What are Inpainting and Outpainting?

Modified on Tue, 09 Apr 2024 at 09:58 AM


Inpainting, in the context of image generation, is a process where we try to fill in parts of an image with new or tweaked content.

In a technical sense, inpainting methods use the available information in an image (such as edges, textures, colors) to predict what the areas should look like, and then use the selected model to regenerate the image. Invoke also then does this again over any seams between the new and existing image to ensure that the generation fits in well.

On Invokes Unified Canvas, you can Inpaint by using the Brush (B) tool on the Mask layer to define an area that you would like to have regenerated. If you invoke with a masked area, the masked area will be inpainted on Invoking.

How Inpainting works is significantly impacted by the model you have selected.

Inpainting will regenerate the portion you have selected using the same logic that Image to Image uses unless you use a specialized model - Based on your denoising strength, the image will use existing colors/forms to generate new content. If you are attempting to manually draw/add content into your work, it is recommended to use this process, rather than a specialized inpainting model.


Outpainting (also known as image extrapolation) is a process where we try to extend the content of an image beyond its original boundaries. It's like an artist taking a small painting and extending the scene onto a larger canvas.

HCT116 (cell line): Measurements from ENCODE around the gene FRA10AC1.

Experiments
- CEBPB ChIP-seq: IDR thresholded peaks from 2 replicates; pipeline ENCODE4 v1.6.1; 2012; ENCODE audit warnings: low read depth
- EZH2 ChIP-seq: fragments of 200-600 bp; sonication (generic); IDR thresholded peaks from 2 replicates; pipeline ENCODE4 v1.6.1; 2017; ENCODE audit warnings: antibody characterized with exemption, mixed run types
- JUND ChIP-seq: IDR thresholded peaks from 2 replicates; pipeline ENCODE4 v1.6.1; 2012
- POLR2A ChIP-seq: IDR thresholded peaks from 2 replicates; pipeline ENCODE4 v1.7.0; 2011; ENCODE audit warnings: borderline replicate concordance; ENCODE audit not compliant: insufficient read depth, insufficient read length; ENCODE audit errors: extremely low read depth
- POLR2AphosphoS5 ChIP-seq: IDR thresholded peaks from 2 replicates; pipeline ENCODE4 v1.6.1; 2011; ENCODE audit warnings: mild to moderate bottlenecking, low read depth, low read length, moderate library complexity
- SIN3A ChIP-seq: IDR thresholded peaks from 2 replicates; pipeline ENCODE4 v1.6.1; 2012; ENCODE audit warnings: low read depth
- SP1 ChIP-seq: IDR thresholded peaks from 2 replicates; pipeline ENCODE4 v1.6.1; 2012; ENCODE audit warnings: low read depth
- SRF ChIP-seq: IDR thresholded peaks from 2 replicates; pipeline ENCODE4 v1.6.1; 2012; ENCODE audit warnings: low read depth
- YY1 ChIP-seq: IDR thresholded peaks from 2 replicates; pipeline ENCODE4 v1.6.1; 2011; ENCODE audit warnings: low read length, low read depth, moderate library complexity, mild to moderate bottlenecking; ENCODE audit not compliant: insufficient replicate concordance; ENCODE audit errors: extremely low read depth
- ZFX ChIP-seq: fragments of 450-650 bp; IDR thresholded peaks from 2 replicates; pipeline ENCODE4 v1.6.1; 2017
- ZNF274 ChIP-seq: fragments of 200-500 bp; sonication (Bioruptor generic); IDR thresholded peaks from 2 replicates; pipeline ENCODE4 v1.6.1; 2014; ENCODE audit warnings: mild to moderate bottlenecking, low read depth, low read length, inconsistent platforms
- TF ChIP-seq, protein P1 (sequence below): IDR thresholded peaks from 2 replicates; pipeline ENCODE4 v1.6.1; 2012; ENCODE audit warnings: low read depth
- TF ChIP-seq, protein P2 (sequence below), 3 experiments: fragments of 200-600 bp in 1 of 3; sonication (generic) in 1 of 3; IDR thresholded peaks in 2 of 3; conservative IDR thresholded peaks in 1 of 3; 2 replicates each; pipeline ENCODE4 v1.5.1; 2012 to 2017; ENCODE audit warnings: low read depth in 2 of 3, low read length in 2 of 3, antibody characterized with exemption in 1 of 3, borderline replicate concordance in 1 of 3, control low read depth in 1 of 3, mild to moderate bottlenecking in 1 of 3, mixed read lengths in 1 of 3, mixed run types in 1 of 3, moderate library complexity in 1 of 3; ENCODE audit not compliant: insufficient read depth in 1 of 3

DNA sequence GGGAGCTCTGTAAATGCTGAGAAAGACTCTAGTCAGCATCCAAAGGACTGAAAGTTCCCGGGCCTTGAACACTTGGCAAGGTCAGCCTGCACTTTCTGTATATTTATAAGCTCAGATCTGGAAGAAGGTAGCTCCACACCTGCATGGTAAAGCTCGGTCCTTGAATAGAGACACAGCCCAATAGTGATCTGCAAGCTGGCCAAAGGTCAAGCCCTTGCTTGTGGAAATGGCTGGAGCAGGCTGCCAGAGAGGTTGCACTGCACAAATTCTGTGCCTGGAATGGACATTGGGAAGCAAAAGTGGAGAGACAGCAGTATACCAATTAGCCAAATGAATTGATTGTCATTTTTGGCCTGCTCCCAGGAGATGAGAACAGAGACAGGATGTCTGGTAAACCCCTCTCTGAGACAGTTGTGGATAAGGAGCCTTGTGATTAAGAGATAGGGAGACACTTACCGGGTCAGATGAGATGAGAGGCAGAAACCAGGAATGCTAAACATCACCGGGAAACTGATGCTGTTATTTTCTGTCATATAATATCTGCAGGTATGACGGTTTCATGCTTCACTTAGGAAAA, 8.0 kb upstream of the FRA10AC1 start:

Imagine you have a picture of a beautiful beach but the picture only shows a small part of it. Wouldn't it be great if you could expand the image to see more of the beach, the ocean, the horizon? That's what outpainting is for!

On Invokes Unified Canvas, you can outpaint by expanding the Bounding Box (Press V to display the Handles) and extending the box to capture an area that you would like to have generated. If you invoke with the bounding box covering an area that has no image data, the missing will be outpainted on Invoking.

Generally, it’s advisable to only outpaint with about ~25% of the image missing in the area currently selected by the bounding box, and to keep the bounding box to no more than ~768x768 in size - This is because the models are typically trained on smaller images, and need sufficient examples of what are already in the image to generate something useful outside of it.


You can learn more about other features of the Unified Canvas by clicking here.

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